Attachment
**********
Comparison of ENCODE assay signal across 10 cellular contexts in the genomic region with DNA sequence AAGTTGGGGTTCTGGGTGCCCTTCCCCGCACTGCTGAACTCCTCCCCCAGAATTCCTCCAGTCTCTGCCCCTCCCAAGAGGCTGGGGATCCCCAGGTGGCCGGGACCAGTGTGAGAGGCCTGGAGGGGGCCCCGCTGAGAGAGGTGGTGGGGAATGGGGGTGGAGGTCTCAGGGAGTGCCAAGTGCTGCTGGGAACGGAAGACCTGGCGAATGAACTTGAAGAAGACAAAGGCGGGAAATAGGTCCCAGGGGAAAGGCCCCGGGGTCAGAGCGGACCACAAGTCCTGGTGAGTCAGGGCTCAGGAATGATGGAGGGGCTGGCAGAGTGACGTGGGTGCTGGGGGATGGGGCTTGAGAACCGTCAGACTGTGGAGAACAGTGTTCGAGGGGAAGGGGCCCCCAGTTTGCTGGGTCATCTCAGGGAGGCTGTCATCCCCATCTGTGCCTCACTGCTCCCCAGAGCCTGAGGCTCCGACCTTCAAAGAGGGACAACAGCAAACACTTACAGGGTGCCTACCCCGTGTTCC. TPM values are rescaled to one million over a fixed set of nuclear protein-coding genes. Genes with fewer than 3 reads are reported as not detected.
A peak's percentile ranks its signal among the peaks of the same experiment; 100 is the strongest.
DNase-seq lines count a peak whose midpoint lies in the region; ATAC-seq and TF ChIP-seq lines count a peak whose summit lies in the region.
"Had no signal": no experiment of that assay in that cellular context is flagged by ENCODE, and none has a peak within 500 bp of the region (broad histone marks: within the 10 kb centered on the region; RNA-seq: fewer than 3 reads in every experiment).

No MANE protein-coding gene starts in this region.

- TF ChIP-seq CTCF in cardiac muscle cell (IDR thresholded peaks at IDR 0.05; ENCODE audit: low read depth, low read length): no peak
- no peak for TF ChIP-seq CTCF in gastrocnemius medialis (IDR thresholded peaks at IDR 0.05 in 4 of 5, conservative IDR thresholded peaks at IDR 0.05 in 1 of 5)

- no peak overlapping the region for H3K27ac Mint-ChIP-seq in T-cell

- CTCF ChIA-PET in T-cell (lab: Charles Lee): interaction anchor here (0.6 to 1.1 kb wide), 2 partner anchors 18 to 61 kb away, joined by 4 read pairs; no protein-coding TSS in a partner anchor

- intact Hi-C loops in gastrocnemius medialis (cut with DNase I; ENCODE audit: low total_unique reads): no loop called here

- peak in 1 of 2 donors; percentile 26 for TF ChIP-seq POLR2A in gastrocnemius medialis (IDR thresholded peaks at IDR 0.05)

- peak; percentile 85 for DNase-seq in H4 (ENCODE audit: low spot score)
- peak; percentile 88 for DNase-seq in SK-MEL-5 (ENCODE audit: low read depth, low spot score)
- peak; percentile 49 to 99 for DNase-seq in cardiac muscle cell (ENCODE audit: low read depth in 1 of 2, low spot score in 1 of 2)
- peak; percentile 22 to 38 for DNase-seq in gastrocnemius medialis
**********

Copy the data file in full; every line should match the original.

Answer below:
Comparison of ENCODE assay signal across 10 cellular contexts in the genomic region with DNA sequence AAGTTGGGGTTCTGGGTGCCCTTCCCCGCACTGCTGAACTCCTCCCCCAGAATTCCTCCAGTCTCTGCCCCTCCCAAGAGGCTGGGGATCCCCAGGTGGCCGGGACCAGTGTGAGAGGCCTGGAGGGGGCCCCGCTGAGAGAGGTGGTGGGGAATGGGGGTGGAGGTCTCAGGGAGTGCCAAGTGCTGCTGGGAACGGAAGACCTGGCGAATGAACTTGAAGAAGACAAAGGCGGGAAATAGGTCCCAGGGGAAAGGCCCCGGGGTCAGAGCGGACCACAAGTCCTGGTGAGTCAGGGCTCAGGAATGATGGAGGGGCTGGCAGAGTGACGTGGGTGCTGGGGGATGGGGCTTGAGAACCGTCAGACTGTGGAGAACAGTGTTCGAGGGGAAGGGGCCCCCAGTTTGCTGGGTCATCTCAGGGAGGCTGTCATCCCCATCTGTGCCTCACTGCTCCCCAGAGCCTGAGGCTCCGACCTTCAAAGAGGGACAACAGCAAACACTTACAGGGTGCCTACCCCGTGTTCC. TPM values are rescaled to one million over a fixed set of nuclear protein-coding genes. Genes with fewer than 3 reads are reported as not detected.
A peak's percentile ranks its signal among the peaks of the same experiment; 100 is the strongest.
DNase-seq lines count a peak whose midpoint lies in the region; ATAC-seq and TF ChIP-seq lines count a peak whose summit lies in the region.
"Had no signal": no experiment of that assay in that cellular context is flagged by ENCODE, and none has a peak within 500 bp of the region (broad histone marks: within the 10 kb centered on the region; RNA-seq: fewer than 3 reads in every experiment).

No MANE protein-coding gene starts in this region.

- TF ChIP-seq CTCF in cardiac muscle cell (IDR thresholded peaks at IDR 0.05; ENCODE audit: low read depth, low read length): no peak
- no peak for TF ChIP-seq CTCF in gastrocnemius medialis (IDR thresholded peaks at IDR 0.05 in 4 of 5, conservative IDR thresholded peaks at IDR 0.05 in 1 of 5)

- no peak overlapping the region for H3K27ac Mint-ChIP-seq in T-cell

- CTCF ChIA-PET in T-cell (lab: Charles Lee): interaction anchor here (0.6 to 1.1 kb wide), 2 partner anchors 18 to 61 kb away, joined by 4 read pairs; no protein-coding TSS in a partner anchor

- intact Hi-C loops in gastrocnemius medialis (cut with DNase I; ENCODE audit: low total_unique reads): no loop called here

- peak in 1 of 2 donors; percentile 26 for TF ChIP-seq POLR2A in gastrocnemius medialis (IDR thresholded peaks at IDR 0.05)

- peak; percentile 85 for DNase-seq in H4 (ENCODE audit: low spot score)
- peak; percentile 88 for DNase-seq in SK-MEL-5 (ENCODE audit: low read depth, low spot score)
- peak; percentile 49 to 99 for DNase-seq in cardiac muscle cell (ENCODE audit: low read depth in 1 of 2, low spot score in 1 of 2)
- peak; percentile 22 to 38 for DNase-seq in gastrocnemius medialis